- Substance Abuse and Mental Health Services Administration (SAMHSA)
- Substance Abuse and Mental Health Services Administration (SAMHSA)
As the lead agency in the Department of Health and Human Services on matters related to mental health and substance abuse, SAMHSA established an internal working group and is currently addressing policy, technical assistance and training activities to implement the Supreme Court's directives in the Olmstead decision.
SAMHSA's response to the Olmstead decision is being directed for the Agency by the Center for Mental Health Services (CMHS). The array of actions related to the Olmstead Decision includes:
Agency-Wide Olmstead Meetings. Chaired by Bernard Arons, M.D., Director of CMHS and Olmstead Program Director, these meetings are held monthly or as needed to discuss Olmstead related mental health and substance abuse disorder issues as they affect SAMHSA's planning, policy and funding priorities.
National and State Coalitions to Promote Community-Based Care for Persons with Mental Illness. This initiative addresses barriers and recommendations at the national and state levels in support of integrated services for persons with mental illness. The primary objective is to assist states in developing and enhancing state coalitions addressing the Olmstead decision. The National Coalition's role is to help establish guidelines and recommendations, identify models, best practices and technical assistance resources, and help disseminate information on Olmstead implementation and effective community integration plans.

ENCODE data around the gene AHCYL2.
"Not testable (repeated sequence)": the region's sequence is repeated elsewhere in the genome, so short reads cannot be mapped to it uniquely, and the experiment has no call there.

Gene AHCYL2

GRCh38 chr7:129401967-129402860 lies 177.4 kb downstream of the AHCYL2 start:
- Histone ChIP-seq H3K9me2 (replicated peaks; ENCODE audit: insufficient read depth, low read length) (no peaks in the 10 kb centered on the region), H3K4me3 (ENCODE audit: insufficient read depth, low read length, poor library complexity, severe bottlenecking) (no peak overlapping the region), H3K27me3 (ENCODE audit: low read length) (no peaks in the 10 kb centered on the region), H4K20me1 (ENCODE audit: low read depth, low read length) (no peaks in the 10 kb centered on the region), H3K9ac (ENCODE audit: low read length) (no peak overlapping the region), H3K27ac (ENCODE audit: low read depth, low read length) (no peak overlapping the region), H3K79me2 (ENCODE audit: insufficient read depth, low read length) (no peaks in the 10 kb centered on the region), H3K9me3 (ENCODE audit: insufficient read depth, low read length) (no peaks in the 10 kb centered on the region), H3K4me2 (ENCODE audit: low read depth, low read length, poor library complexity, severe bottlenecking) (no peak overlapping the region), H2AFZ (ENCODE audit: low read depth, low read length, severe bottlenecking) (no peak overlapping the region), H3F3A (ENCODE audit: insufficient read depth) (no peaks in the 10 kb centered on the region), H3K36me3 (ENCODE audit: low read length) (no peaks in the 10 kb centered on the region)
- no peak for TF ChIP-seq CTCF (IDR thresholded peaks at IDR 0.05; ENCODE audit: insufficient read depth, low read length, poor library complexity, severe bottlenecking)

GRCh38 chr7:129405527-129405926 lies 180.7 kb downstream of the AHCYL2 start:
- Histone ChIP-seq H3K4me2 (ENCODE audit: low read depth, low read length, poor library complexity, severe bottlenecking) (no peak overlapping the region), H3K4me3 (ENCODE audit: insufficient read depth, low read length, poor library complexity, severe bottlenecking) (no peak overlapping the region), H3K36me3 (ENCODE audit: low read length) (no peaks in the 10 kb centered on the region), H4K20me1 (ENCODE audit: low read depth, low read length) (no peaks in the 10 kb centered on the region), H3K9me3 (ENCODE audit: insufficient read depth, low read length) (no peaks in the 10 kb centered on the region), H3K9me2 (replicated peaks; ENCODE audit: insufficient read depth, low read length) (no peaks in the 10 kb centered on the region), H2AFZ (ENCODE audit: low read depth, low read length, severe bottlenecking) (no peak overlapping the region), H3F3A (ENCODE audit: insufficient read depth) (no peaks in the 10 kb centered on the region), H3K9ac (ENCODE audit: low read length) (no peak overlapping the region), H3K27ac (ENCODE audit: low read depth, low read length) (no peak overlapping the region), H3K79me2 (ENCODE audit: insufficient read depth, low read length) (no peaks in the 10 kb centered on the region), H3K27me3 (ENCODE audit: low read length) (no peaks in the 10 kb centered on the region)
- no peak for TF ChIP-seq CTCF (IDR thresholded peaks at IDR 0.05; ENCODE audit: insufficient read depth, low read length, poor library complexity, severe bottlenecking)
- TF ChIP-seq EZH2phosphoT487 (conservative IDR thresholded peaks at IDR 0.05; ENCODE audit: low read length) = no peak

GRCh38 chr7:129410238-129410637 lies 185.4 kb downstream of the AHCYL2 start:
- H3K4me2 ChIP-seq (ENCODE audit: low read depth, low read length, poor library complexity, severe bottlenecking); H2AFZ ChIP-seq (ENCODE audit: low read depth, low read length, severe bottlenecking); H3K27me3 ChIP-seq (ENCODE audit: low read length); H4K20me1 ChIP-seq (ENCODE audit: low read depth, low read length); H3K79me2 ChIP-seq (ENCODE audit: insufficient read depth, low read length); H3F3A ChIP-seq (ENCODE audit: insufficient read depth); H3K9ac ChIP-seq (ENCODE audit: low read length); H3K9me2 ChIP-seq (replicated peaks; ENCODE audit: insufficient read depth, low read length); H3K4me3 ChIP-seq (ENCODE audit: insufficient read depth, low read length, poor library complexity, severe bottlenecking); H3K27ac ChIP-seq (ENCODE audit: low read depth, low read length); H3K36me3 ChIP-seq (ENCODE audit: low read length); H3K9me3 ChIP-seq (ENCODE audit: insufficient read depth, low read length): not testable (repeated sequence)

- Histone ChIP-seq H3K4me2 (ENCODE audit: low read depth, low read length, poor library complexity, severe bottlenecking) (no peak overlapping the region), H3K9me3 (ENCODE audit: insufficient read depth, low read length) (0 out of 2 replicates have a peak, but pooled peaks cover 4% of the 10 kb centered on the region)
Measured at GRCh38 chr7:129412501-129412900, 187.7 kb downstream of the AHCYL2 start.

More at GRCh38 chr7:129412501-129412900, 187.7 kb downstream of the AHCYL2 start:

The National Coalition was implemented in December 2000 with a Kick-Off Meeting representing more than 60 members including a wide cross-section of federal agencies, national advocacy groups, consumer organizations, and professional associations.
State Olmstead Coalitions. A Financial Assistance Application ($20,000 per jurisdiction) to support state coalitions was sent out in March 2001. As of June 2001, 43 states are funded, one application is pending, one is in uncertain status, four are expected to submit applications and four declined to apply. Of the funded states, 88 percent support existing coalitions and 12 percent are starting new coalitions. All states identified a staff person to serve as the Olmstead Coordinator. These Coordinators will be invited to a three-day technical assistance meeting scheduled for September 24-26, 2001 in Washington, D.C.